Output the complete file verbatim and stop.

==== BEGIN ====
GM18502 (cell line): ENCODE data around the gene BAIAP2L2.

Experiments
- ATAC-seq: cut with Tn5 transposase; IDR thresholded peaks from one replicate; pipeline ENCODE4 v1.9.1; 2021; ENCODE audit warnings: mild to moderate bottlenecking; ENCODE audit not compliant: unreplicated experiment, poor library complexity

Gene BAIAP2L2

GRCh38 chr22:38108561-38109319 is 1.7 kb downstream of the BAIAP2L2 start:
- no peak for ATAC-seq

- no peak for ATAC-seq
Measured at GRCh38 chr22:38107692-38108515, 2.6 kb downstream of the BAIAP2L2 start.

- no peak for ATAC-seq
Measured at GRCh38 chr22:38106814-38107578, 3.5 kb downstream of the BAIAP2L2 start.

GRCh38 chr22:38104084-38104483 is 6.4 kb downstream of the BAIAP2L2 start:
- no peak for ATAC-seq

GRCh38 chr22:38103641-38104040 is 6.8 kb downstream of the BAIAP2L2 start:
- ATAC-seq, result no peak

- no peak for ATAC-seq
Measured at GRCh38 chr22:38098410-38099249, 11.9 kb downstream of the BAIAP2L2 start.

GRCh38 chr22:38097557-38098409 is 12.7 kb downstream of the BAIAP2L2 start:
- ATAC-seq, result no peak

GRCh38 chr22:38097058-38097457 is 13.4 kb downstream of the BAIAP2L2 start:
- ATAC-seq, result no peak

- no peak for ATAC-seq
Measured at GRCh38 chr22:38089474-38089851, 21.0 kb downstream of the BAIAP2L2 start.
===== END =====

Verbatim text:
GM18502 (cell line): ENCODE data around the gene BAIAP2L2.

Experiments
- ATAC-seq: cut with Tn5 transposase; IDR thresholded peaks from one replicate; pipeline ENCODE4 v1.9.1; 2021; ENCODE audit warnings: mild to moderate bottlenecking; ENCODE audit not compliant: unreplicated experiment, poor library complexity

Gene BAIAP2L2

GRCh38 chr22:38108561-38109319 is 1.7 kb downstream of the BAIAP2L2 start:
- no peak for ATAC-seq

- no peak for ATAC-seq
Measured at GRCh38 chr22:38107692-38108515, 2.6 kb downstream of the BAIAP2L2 start.

- no peak for ATAC-seq
Measured at GRCh38 chr22:38106814-38107578, 3.5 kb downstream of the BAIAP2L2 start.

GRCh38 chr22:38104084-38104483 is 6.4 kb downstream of the BAIAP2L2 start:
- no peak for ATAC-seq

GRCh38 chr22:38103641-38104040 is 6.8 kb downstream of the BAIAP2L2 start:
- ATAC-seq, result no peak

- no peak for ATAC-seq
Measured at GRCh38 chr22:38098410-38099249, 11.9 kb downstream of the BAIAP2L2 start.

GRCh38 chr22:38097557-38098409 is 12.7 kb downstream of the BAIAP2L2 start:
- ATAC-seq, result no peak

GRCh38 chr22:38097058-38097457 is 13.4 kb downstream of the BAIAP2L2 start:
- ATAC-seq, result no peak

- no peak for ATAC-seq
Measured at GRCh38 chr22:38089474-38089851, 21.0 kb downstream of the BAIAP2L2 start.